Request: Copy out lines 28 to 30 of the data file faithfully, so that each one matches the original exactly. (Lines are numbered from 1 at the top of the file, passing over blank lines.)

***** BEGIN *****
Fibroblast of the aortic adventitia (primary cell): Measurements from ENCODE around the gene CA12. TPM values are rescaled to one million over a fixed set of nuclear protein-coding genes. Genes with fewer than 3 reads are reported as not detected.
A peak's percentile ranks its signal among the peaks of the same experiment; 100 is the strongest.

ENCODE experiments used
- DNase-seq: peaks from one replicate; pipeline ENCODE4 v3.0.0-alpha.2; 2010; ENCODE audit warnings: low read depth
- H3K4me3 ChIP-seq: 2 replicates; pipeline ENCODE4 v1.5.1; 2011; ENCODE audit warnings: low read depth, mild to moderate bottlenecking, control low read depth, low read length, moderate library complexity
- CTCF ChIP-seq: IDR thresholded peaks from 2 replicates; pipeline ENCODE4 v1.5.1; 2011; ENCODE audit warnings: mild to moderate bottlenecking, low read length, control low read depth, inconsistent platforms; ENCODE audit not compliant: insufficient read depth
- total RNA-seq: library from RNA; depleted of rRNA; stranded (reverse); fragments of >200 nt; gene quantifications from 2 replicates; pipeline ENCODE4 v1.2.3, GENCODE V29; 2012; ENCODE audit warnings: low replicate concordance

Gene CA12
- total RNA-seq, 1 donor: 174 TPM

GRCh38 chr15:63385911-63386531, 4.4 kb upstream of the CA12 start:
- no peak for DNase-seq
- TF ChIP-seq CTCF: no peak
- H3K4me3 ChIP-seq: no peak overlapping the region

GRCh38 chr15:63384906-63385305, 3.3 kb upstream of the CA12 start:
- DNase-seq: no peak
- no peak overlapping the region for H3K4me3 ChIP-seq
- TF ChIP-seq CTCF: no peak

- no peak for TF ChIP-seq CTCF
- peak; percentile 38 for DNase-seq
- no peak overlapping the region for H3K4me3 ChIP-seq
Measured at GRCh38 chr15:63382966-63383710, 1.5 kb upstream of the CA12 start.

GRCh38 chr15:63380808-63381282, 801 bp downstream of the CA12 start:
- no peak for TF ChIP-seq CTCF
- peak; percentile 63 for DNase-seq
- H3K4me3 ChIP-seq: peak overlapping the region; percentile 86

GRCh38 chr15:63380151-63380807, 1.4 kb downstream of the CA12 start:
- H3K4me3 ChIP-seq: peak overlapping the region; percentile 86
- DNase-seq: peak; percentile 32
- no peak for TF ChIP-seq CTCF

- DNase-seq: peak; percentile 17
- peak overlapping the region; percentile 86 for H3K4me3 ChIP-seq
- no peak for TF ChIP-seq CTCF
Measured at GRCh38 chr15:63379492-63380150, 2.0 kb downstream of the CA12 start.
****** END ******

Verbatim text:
- DNase-seq: peak; percentile 32
- no peak for TF ChIP-seq CTCF

- DNase-seq: peak; percentile 17